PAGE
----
From Norgren and Pfaffmann


Figure 18.

Charts of rostral distribution of [3H]proline on tracings of projected sections of rat brain processed for autoradiographic demonstration of axonal ramifications. Labeled proline was iontopho‐retically applied to electrophysiologically identified gustatory zone in dorsal pons. (a, b): Hatched area, densest label at injection site. Large dots within hatched area, zona in which somata concentrated the labeled proline. BC, brachium conjunctivum; LC, locus ceruleus; Mes V, mesencephalic trigeminal nucleus; MLF, medial longitudinal fasciculus; MRV, motor root of trigeminal nerve; M V, trigeminal motor nucleus; P V, principal trigeminal sensory nucleus; ST V, spinal trigeminal tract. (c‐i): Short lines, orientation of labeled fascicles of fibers. Dots, relative density of label distributions not obviously oriented along axons. Number beside each section, distance in millimeters rostral to injection site. AC, anterior commissure; AHA, anterior hypothalamic area; Amyg, amygdala; BLA, basolateral complex of amygdala; CG, central gray; C‐P, caudate putamen; F, fornix; Fb, fimbria; Hb, habenula; HIT, habenulo‐interpeduncular tract; HPC, hippocampus; IC, internal capsule; IP, inter‐peduncular nucleus; ITR, inferior thalamic radiations; LOT, lateral olfactory tract; MFB, medial forebrain bundle; MG, medial geniculate; ML, medial lemniscus; MIT, mammillothalamic tract; OT, optic tract; PLAC, posterior limb of the anterior commissure; RN, red nucleus; S, septum; SC, superior colliculus; SM, stria medullaris; SN, substantia nigra; SOC, supraoptic commissure; ST, stria terminalis, STN, subthalamic nucleus; V, ventricle; Vb, ventrobasal complex; VMH, ventromedial nucleus of the hypothalamus; ZI, zona incerta.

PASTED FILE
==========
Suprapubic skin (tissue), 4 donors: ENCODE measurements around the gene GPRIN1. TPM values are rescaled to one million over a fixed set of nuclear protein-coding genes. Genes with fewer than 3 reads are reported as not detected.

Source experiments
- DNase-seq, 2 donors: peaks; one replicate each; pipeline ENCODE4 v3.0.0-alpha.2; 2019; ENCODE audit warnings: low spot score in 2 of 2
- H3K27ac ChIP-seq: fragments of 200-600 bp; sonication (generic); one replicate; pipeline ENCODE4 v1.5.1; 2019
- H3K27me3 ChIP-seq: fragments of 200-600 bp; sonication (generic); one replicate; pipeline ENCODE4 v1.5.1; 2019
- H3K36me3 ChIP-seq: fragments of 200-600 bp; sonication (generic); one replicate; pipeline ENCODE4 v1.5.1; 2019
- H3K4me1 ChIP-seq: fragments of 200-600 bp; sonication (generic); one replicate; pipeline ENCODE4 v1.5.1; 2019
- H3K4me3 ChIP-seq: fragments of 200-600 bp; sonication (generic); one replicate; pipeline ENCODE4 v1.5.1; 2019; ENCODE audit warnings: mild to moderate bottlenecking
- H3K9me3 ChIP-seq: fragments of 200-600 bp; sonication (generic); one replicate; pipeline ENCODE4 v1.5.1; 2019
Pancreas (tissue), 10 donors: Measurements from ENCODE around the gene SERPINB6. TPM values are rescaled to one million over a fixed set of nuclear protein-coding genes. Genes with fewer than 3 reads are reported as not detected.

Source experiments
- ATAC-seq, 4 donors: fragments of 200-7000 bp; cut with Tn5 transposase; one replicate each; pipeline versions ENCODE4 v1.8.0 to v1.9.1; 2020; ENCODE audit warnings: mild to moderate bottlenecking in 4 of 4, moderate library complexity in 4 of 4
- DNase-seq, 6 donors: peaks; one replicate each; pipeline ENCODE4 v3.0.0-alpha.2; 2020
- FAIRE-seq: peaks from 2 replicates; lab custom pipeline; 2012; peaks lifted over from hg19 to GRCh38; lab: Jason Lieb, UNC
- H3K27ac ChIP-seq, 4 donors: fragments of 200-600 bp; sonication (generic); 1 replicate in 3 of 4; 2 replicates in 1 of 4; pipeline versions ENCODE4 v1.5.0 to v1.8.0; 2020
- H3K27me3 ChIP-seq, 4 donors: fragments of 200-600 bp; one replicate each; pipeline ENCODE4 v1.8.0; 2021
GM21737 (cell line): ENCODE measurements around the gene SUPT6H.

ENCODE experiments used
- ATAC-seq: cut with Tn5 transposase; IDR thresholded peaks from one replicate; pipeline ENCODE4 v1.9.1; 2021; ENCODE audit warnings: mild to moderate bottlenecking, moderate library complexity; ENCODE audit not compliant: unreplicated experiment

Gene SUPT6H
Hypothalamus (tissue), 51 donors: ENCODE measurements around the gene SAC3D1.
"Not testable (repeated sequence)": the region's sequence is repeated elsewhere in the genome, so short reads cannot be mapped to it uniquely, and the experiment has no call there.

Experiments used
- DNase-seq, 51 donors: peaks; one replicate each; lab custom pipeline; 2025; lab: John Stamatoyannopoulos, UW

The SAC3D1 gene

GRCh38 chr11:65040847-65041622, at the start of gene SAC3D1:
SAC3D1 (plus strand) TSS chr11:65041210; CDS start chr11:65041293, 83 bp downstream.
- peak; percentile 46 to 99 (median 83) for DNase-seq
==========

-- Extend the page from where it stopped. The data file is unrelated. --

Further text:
From Norgren
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Ralph Norgren. Central Neural Mechanisms of Taste. Compr Physiol 2011, Supplement 3: Handbook of Physiology, The Nervous System, Sensory Processes: 1087-1128. First published in print 1984. doi: 10.1002/cphy.cp010324